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Lincoln student ‘stuck in limbo’ as ‘lost’ grades upset university plans

A prospective university student from Lincolnshire was left ‘in limbo’ after his grades were ‘lost,’ potentially impacting his chances of getting a university placement in time. Student Adam Scott, 20, spent the past three years working hard at Lincoln College towards a Level 3 certificate in Photography.

He was awarded a ‘merit,’ which is the grade he needed, and was all set for his four-year course at Sheffield Hallam University. But when he went to collect his results on August 17, he says he was told they had been ‘lost’ due to an administrative error.

He said he kept pursuing the college and the University of the Arts London (UAL), which handles the certificate process, but felt like he was ‘getting nowhere’. Though the issue has now been resolved, he said it made him feel as though he didn’t exist – on top of bouts of stress and anxiety.

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The 20-year-old said at the time: “It feels like I’ve just wasted three years of my life, working very hard to get the grade I want, just to find out I can’t go to uni. It’s not my fault I’m in this scenario – but at the same time, I feel like I’m being blamed for it.

“I’ve already paid out more than £1,000 for my accommodation. We’re not a well-off family and that is a lot of money.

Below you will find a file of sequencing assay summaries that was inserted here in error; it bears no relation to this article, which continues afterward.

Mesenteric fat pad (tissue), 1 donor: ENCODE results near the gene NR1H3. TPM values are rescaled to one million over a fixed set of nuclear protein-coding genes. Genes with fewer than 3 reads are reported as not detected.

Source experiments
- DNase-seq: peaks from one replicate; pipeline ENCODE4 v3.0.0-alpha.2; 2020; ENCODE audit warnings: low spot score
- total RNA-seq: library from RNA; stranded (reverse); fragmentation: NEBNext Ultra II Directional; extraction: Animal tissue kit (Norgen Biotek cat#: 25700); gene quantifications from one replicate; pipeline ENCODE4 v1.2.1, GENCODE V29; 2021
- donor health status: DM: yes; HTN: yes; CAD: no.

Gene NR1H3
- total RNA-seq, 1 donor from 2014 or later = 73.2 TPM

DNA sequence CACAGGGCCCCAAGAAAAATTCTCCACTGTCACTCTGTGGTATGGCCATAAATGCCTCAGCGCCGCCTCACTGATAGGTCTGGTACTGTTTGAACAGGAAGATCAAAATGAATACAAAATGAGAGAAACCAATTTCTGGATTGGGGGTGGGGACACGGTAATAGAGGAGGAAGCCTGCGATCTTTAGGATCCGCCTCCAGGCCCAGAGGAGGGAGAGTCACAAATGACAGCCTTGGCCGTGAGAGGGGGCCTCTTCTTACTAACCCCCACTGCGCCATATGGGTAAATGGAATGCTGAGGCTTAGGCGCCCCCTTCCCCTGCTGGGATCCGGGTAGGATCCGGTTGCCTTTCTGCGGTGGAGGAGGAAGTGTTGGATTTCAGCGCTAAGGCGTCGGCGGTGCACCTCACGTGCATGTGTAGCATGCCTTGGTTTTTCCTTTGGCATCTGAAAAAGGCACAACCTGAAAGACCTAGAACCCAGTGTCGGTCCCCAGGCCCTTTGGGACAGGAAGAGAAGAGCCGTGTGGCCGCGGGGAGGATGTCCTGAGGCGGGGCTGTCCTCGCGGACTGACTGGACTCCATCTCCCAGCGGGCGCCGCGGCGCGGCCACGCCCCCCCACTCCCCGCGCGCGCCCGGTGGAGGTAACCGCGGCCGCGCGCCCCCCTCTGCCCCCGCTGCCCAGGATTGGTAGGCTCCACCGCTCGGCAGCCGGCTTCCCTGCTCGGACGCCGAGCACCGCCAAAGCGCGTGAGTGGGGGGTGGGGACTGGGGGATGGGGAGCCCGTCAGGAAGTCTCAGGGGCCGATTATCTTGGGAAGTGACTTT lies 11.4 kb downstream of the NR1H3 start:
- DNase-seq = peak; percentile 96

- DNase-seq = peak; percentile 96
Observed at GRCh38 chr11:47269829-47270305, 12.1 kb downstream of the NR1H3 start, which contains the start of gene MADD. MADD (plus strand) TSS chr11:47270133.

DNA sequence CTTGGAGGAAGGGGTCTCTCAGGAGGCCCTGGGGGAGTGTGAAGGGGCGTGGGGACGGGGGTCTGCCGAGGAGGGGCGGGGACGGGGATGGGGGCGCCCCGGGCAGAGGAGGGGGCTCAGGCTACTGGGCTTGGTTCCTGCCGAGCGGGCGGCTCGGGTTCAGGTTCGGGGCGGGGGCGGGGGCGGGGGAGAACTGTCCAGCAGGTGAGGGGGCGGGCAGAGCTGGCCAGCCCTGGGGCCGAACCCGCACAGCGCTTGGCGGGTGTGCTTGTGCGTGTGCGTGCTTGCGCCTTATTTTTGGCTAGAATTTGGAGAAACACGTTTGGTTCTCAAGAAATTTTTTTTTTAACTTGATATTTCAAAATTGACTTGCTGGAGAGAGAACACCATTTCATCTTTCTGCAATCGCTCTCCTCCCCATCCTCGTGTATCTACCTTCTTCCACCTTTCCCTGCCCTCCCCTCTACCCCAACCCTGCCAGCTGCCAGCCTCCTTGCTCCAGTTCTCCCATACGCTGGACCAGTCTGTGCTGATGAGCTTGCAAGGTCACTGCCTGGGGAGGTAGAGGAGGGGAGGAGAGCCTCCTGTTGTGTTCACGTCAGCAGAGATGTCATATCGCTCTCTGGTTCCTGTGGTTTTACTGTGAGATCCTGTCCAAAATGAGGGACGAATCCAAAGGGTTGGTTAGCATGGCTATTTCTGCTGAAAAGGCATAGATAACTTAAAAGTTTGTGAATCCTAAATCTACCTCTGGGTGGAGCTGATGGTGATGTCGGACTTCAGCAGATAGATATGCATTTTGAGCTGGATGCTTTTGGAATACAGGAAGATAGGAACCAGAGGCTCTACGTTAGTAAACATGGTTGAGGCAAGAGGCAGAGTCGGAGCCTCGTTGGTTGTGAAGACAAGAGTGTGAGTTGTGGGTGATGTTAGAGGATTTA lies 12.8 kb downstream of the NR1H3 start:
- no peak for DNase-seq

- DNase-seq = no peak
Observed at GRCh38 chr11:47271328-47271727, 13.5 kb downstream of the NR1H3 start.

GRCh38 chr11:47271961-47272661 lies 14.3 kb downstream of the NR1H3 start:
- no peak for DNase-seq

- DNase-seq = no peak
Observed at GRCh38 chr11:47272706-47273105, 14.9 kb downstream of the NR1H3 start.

“I don’t know if I’ll be able to get that back. I’m in limbo. I’ve been trapped in something and I can’t get out of it.”

With the nominal deadline of September 6 approaching, Mr Scott said he felt as though he was being ‘forced into a gap year’. However, a spokesperson for Sheffield Hallam said the university did not hold applicants to that deadline, which was set by the Universities and Colleges Admissions Service (UCAS).

She said they would be as ‘flexible as possible’ as the delay was ‘obviously’ not Mr Scott’s fault. She added the university had confirmed with Lincoln College there had been a ‘clerical error’ in submitting his results and that had caused the delay.

But while it was frustrating for Mr Scott, the spokesperson for UAL said that once August 17 has been and gone, the only way to release grades is through the appeals system. He said: “Where results were not received by this deadline and in time for release on the national results day of August 17, they are confirmed via appeal from August 17 until September 16.

“This is the only permitted process by which we can award results after the national results day.” He said that the appeals panel had convened on Friday, September 1 to ‘make a recommendation’ about Mr Scott’s grades and informed the team at Lincoln College of their decision on Monday.

However, he could not say any more due to a need for confidentiality surrounding students’ grades. After 18 agonising days, Mr Scott’s grades were finally confirmed that afternoon.

The team at UCAS sent him a follow-up email early Tuesday letting him know his place at Hallam had been secured. But while it’s a tremendous relief, he said his experience was proof of a flawed system.

He said: “It was terribly slow, but everything is alright now – thankfully. There seem to be a lot of flaws in the way things are done.

“This must happen every year: one student just falls through the cracks.” Lincoln College was contacted for comment but did not respond in time for publication.

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